These small groups provide participants an environment in which to obtain, expand and retain their ‎skills in conducting group therapy. The PGE sections are conducted by many of the country’s ‎outstanding group therapists. The group psychotherapy skills gained are important in conducting any ‎group, regardless of its theoretical orientation, time parameter or patient population. PGE sections are ‎essential training and benefit the participants, both personally and professionally. A portion of each ‎PGE will be didactic. A maximum of 10 registrants will be accepted per group.‎

The Process Group Experience Sections will be held Tuesday-Wednesday, March 1-2 from 11:30 AM - 7:00 PM Eastern. There will be a 1.5-hour lunch break from 2:30 - 4:00 PM Eastern.

For more information on the presenter, please click on the presenter's name to view their CGP profile.


Entry Level
Less than 4 years of group psychotherapy leadership experience

‎1. Paul Berkelhammer, MA, LMHC, CP, CGP, Mental Health Counselor, Private Practice, Seattle, ‎Washington
‎2. Barbara Ilfeld, MSN, RNCS, CGP-R, FAGPA. Mental Health Counselor, Retired, Olympic Valley, ‎California
‎4. Michele Ribeiro, EdD, ABPP, CGP, FAGPA, Oregon State University Counseling and Psychological ‎Services, Corvallis, Oregon
‎5. Neal Spivack, PhD, CGP, FAGPA, Psychologist, NY Harbor Healthcare System - Veterans Health ‎Administration, Bronx, New York
‎6. Claudia Arlo, LCSW-R, CGP, FAGPA, Mt Sinai/Private Practice/Fordham University, New York, New York
‎7. Esther G. Stone, MSSW, CGP, DLFAGPA, Social work, Private Practice, Mill Valley, California

Intermediate Level
‎4-9 years of group psychotherapy leadership experience‎

‎8. Paul Cox, MD, CGP, Community Psychiatry, Davis Clinic and On-line, Davis, California
‎9. Jennifer Joseph, PsyD, CGP, Psychologist, Private Practice, Montclair, New Jersey
‎10. Paul LePhuoc, PhD, CGP, Private Practice, Houston, Texas
‎11. Marcia Nickow, PsyD, CADC, CGP, Clinical Psychologist & Group Psychotherapist, Private Practice ‎Working Sobriety Addiction and Recovery Center, Chicago, Illinois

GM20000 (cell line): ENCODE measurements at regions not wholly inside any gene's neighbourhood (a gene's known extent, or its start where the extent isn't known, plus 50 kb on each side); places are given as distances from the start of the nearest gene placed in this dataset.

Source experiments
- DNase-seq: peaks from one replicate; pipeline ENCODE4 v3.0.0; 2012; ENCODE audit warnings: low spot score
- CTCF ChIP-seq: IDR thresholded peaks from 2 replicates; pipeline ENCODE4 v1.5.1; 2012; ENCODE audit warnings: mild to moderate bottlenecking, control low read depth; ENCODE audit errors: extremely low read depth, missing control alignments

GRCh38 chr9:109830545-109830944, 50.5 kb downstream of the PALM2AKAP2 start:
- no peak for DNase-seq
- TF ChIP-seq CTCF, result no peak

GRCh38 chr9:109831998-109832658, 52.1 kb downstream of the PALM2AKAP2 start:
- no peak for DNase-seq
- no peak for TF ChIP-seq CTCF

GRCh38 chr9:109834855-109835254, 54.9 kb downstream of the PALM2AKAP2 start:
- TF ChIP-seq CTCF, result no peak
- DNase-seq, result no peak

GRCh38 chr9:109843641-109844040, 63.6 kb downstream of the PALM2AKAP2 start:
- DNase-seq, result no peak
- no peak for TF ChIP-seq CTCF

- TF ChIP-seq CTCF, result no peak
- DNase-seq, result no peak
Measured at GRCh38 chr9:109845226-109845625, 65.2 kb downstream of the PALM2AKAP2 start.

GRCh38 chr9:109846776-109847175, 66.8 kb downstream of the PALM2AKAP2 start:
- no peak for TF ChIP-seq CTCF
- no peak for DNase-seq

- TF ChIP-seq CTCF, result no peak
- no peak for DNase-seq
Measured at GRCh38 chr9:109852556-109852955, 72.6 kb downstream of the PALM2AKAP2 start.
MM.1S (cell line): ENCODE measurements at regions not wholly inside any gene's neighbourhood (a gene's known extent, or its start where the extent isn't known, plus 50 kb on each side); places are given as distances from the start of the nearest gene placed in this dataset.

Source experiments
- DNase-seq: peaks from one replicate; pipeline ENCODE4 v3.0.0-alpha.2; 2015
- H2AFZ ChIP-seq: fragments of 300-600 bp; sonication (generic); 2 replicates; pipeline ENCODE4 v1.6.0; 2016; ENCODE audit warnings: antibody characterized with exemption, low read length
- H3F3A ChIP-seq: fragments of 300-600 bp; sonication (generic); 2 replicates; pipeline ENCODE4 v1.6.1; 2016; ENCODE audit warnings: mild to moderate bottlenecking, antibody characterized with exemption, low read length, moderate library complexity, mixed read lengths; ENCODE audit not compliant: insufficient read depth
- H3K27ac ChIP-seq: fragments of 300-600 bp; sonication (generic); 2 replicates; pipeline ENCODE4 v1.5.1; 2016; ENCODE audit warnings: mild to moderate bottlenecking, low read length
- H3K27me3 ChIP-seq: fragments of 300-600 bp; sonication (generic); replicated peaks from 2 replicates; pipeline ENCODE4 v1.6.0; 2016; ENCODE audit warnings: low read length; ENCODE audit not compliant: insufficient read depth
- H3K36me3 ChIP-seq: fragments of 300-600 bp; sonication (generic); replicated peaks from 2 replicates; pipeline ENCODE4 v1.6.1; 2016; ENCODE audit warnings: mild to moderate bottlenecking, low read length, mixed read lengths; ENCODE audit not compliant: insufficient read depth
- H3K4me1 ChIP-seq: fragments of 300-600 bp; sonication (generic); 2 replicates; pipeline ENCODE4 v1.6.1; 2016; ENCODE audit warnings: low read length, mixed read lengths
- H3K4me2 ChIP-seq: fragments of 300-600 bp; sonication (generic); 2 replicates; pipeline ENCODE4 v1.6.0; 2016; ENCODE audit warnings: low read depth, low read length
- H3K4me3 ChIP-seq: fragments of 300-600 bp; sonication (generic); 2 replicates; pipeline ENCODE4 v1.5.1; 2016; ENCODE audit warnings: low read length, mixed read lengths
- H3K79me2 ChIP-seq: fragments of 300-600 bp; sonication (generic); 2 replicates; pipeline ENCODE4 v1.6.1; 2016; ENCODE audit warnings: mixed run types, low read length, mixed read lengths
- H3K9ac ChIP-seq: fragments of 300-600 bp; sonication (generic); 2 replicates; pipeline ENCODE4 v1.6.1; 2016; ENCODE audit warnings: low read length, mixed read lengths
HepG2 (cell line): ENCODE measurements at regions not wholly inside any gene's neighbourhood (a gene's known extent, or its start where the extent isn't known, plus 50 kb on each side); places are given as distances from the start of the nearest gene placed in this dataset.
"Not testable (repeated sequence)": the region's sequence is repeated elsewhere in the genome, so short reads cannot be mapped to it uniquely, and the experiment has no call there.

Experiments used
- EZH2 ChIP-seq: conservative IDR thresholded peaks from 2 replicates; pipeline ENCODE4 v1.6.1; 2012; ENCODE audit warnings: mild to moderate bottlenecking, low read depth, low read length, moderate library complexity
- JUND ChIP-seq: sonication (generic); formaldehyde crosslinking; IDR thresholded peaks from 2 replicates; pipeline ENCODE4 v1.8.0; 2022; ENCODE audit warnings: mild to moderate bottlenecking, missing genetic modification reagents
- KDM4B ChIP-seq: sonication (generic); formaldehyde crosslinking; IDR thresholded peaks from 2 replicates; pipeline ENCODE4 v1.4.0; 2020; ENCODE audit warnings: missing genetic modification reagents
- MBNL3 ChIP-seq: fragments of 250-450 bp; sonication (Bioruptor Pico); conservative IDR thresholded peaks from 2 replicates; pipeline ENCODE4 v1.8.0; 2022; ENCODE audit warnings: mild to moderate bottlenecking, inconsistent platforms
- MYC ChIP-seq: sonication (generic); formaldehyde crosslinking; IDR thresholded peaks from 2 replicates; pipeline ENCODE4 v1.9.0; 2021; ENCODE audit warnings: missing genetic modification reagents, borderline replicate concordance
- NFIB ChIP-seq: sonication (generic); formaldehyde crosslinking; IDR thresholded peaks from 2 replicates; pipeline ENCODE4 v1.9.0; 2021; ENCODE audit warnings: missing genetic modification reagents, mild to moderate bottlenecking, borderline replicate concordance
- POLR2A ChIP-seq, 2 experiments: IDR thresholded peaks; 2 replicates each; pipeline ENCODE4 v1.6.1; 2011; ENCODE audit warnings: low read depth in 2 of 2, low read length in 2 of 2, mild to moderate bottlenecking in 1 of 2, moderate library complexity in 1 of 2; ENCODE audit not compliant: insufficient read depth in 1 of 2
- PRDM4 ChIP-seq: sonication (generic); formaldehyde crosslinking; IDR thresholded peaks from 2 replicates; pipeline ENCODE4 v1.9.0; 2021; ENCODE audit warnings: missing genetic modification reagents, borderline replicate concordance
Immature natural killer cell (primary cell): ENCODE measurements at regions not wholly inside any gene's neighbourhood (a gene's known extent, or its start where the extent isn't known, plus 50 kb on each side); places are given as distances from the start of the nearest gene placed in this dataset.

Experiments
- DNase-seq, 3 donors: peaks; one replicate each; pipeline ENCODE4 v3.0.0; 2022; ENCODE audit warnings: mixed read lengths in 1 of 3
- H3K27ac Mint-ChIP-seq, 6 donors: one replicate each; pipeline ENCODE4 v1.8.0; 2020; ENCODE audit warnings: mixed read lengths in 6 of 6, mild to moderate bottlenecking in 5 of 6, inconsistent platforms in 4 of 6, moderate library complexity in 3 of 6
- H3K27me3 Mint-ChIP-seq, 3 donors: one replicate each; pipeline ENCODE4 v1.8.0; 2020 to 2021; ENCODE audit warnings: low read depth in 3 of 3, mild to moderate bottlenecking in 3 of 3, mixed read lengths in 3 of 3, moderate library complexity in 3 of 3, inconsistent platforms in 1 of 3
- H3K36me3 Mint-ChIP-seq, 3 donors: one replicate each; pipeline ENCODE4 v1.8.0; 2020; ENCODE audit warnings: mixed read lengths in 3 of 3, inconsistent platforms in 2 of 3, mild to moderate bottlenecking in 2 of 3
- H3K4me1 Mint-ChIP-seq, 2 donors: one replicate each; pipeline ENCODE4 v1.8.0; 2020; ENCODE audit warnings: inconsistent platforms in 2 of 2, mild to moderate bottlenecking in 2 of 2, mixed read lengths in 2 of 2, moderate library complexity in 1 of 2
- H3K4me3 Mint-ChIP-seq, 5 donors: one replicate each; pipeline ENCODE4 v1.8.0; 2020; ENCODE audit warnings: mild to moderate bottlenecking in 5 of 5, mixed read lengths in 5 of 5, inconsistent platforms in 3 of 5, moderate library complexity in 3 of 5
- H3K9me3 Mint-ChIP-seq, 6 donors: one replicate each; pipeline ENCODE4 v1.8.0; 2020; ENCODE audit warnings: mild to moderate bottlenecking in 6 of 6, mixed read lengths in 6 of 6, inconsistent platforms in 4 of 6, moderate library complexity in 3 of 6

Advanced Level
‎10+ years of group psychotherapy leadership experience‎

‎12. Cindy Miller Aron, MSW, CGP, FAGPA, Portland State University Sports Medicine, Private Practice, ‎Portland, Oregon
‎13. Elaine Cooper, LCSW, PhD, CGP, DFAGPA, Clinical Professor of Psychiatry, University of California ‎School of Medicine, San Francisco, California
‎14. Greg MacColl, LCSW, CGP, FAGPA, Faculty, Center for Group Studies, Private Practice, Manhattan, ‎New York


‎1. Rita G. Drapkin, PhD, CGP, Psychologist, Private Practice, Pittsburgh, Pennsylvania
‎2. Leonardo (Leo) Leiderman, PsyD, ABPP, FAACP, CGP, FAGPA, Director, ‎Neurofeedback & Psychological Services, P.C., Purchase, New York
‎3. Jamie Moran, LCSW, CGP, Faculty Member, The Group Therapy Training Program, Berkeley, ‎California
‎4. Matthew Tomatz, MA, LPC, LAC, CGP, Mental Health Counselor, Counseling and Psychiatric Services, ‎Boulder, Colorado

Limited to prior AGPA Institute instructors or registrants who have participated in four or more AGPA ‎Institutes.‎

‎1.‎ Shari Baron, MSN, CNS, CGP, LFAGPA, Private Practice, Media, Pennsylvania

Registration for this section assumes attendance at two consecutive AGPA Connect Meetings.‎

‎1. Michael P. Frank, MA, LMFT, CGP, LFAGPA, Clinical Supervisor of the Group Therapy Program, The ‎Maple Counseling Center, Los Angeles, California
‎(This is the first year of this group; new participants will be accepted)‎
‎2. Paul Kaye, PhD, CGP, FAGPA, Psychologist, Private Practice, Cedar, Michigan; and
Gaea Logan, LPC-S, CGP, FAGPA, In't Center for Contemporary Psychoanalytic Psychotherapy, ‎Boulder, Colorado
‎(This is the 2nd and final year of this group; new participants will not be accepted.)‎